the newsletter of tbd consultants - edition 8, 4th qtr 2007

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In this Edition

Why Project Costs Vary
Office Design Issues
Value Engineering
IFCs - Industry Foundation Classes

Construction Management Specialists
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San Francisco, CA 94111
(415) 981-9430


Why Project Costs Vary

Escalation starts to tame down, but why have some projects seemingly been affected more by recent escalation than others? In this article we look at some of the special drivers affecting the cost of construction projects.


Office Design Issues

The office has not been replaced by telecommuting as many were suggesting a few years ago. In this article we look at some of the special issues influencing the design of office buildings today.



Value Engineering


Value Engineering began when material and labor shortages during World War II forced the General Electric Company to use substitutes in manufacturing, and it was noticed that frequently these substitutions improved quality and reduced costs. Since then, Federal and state agencies have tended to be the drivers in sponsoring V.E., but many US and international corporations have also instrumental in promoting the process.

By definition Value Engineering is a structured, function-oriented, systematic team approach to assessing the value of products, procedures or services. Often the improvements are focused on cost reductions, but other issues, such as customer perceived quality and performance, are also taken into serious consideration in the value equation.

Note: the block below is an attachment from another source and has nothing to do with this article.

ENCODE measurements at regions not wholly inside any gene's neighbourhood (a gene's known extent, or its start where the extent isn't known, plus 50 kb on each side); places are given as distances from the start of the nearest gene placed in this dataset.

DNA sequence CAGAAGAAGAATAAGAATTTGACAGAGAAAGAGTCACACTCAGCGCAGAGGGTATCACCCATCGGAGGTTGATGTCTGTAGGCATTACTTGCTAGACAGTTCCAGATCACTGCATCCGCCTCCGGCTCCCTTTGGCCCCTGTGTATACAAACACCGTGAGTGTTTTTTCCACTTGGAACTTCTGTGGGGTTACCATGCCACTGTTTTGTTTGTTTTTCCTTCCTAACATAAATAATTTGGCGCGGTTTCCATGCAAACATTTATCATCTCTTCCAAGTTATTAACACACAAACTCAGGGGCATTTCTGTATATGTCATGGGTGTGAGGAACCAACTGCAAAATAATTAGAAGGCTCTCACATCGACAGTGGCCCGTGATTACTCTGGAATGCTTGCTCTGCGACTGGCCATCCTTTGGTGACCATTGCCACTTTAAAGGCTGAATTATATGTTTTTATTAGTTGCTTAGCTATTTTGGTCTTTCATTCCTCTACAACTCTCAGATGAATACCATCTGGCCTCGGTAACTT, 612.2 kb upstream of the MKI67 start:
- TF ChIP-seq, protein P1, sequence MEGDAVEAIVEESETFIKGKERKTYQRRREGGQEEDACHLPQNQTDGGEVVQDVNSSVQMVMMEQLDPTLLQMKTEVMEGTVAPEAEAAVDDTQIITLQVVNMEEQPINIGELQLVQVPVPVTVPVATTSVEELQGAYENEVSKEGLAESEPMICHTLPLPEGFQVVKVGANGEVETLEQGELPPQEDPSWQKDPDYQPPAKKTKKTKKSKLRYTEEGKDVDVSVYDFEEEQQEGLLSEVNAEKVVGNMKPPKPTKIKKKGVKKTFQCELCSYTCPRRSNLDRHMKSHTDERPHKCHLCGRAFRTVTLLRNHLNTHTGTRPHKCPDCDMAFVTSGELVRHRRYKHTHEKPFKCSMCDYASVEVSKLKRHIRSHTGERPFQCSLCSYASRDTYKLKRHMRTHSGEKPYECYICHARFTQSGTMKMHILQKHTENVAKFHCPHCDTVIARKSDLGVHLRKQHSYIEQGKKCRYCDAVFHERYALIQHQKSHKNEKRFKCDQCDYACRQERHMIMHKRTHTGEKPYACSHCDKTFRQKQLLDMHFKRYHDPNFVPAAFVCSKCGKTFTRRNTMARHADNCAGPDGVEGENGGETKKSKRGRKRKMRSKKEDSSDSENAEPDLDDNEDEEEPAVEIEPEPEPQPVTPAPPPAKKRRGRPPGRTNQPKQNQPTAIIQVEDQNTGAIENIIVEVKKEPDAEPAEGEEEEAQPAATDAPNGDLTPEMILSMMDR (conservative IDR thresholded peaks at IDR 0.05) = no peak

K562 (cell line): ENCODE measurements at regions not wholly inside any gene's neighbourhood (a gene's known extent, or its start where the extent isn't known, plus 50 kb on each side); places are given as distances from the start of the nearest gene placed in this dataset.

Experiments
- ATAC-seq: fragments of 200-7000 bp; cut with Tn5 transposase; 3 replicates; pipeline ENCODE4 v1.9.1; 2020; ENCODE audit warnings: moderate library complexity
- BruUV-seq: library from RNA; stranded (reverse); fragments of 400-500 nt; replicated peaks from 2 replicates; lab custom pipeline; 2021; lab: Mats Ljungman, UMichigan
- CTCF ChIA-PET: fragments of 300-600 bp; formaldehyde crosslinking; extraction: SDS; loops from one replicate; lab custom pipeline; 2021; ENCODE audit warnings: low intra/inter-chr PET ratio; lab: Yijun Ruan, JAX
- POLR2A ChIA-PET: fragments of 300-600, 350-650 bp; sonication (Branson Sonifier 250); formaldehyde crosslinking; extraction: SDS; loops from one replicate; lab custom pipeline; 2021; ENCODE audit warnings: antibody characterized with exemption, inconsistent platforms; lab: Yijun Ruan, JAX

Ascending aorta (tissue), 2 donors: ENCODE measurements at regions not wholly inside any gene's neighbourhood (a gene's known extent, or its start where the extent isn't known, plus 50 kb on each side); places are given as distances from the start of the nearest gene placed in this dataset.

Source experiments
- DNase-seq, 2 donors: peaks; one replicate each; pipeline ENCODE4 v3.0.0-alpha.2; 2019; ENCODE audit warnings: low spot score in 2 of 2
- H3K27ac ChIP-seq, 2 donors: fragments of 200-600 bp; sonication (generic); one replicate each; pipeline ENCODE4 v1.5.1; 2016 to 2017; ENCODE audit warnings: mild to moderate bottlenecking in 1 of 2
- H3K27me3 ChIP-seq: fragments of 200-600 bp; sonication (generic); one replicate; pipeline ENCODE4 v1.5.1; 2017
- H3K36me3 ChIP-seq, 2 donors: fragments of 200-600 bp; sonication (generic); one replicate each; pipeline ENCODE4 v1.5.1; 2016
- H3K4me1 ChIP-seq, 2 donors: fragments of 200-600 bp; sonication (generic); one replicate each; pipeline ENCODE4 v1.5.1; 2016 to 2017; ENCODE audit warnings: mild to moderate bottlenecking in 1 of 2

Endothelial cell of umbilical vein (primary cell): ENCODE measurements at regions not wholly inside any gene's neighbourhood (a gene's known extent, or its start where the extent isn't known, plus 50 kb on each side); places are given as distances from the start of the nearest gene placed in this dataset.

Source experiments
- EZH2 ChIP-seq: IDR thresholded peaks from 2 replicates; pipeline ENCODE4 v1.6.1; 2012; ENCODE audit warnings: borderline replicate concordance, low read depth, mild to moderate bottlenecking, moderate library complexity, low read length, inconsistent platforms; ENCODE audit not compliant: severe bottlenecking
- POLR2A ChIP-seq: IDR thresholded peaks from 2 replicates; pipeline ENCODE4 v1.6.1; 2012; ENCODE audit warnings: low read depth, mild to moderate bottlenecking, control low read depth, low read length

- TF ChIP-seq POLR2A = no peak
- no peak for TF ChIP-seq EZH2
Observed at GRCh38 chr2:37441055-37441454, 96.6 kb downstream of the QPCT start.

Value Engineering is most effective when it is carried out at an early stage, because the cost of making changes is less. As the design progresses, the cost of making changes increase substantially, and consequently value engineering is normally carried out during the Schematic and Design Development stages of design.

While cost is often a major issue, especially in the current market where escalation in bid prices has hit many budgets hard, the V.E. process should look at all issues affecting the value of the building to the owner. How the design meets the owner’s needs, what alternatives there are for meeting those needs, and how the proposed building will function are among the issues that need to be addressed. Sometimes increases in initial construction costs may provide greater value to the owner if it leads to reduced life-cycle costs.

The benefits of Value Engineering can include lower construction, operation and maintenance costs, improvements in construction schedule, enhancements in design, and a greener, more efficient building.

The initial Information Phase of a V.E. session includes an analysis of the needs of the building owner, and how the current design is planned to meet those needs.

The Creative or Brainstorming Phase collects ideas, however practical or impractical they may be. Impractical or humorous ideas may inspire another more practical idea, so nothing is discarded at this phase.

In the Evaluation Phase the ideas are then evaluated for practicality and desirability and are rated. The more desirable options may be evaluated for cost at this phase of the process, and life cycle costing may also be implemented.

Then the most important phase starts: the Implementation Phase. Having someone appointed to oversee the implementation of the ideas during the next design stage is essential, or the ideas will just remain good ideas in a report on a shelf somewhere.


Geoff’s IT Gems
IFC – Industry Foundation Classes

Design teams need to collaborate on building information models, so do all members of the team need to use the same software? Happily, that is not the case, and here we look at how BIMs can be shared.


Design consultant: Katie Levine of Vallance, Inc.